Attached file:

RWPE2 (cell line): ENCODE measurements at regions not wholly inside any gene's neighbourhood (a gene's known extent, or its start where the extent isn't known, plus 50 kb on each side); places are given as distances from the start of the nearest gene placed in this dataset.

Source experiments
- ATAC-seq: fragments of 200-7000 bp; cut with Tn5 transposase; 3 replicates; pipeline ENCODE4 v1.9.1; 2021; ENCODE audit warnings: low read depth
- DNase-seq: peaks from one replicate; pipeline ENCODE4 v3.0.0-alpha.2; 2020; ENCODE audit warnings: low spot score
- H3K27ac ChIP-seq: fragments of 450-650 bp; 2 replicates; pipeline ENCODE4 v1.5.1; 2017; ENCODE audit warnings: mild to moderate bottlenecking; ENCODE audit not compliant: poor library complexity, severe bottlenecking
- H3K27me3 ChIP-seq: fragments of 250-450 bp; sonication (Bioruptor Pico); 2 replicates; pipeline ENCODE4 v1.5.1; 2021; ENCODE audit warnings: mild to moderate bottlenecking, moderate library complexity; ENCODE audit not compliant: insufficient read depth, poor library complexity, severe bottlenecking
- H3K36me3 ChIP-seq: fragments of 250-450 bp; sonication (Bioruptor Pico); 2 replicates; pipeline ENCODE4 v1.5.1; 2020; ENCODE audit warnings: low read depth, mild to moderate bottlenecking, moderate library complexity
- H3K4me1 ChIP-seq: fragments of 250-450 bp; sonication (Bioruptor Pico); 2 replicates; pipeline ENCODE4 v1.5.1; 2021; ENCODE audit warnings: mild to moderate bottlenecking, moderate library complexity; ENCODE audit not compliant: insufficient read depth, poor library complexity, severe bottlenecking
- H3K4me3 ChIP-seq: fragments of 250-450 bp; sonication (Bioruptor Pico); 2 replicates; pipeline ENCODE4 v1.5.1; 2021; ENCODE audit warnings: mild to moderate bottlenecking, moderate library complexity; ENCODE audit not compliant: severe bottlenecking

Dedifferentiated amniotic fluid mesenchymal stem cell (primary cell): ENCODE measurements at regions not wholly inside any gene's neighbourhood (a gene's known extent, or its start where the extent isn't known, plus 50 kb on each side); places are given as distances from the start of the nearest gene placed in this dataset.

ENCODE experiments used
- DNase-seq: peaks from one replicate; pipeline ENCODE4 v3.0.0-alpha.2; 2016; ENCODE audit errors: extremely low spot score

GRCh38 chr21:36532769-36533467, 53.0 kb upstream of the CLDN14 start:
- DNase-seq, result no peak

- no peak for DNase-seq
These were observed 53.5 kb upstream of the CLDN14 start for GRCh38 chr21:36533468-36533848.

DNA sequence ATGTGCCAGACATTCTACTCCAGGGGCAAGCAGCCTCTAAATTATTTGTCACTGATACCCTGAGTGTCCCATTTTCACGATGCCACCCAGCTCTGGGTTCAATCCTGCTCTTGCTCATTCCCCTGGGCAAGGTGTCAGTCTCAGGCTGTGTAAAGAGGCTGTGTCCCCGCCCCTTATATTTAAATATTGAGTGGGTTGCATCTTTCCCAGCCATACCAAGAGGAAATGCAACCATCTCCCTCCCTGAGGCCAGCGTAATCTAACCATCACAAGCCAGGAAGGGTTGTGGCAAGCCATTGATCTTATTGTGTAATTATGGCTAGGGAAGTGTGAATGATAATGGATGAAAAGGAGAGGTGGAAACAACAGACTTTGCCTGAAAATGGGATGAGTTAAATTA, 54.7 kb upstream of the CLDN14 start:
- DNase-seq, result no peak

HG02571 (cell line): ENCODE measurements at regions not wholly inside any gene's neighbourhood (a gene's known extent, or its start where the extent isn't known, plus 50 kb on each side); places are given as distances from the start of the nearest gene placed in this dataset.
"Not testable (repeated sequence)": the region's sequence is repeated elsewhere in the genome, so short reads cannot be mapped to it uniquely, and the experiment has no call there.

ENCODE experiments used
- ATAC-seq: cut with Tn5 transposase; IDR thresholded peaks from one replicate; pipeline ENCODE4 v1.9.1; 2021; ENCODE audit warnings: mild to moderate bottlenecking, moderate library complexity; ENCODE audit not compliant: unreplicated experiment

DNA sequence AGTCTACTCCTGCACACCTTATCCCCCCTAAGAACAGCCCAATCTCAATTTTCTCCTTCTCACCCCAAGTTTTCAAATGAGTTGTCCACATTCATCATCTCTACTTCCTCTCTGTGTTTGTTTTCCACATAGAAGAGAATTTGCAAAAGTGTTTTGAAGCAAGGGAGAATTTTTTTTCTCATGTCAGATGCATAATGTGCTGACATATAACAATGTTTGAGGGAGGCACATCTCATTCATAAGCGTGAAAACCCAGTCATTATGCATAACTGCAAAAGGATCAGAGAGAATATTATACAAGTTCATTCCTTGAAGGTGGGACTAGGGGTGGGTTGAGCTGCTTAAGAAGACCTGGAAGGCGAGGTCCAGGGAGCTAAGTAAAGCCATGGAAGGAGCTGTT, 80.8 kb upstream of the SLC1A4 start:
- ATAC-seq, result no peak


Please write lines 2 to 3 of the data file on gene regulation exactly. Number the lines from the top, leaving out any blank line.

Source experiments
- ATAC-seq: fragments of 200-7000 bp; cut with Tn5 transposase; 3 replicates; pipeline ENCODE4 v1.9.1; 2021; ENCODE audit warnings: low read depth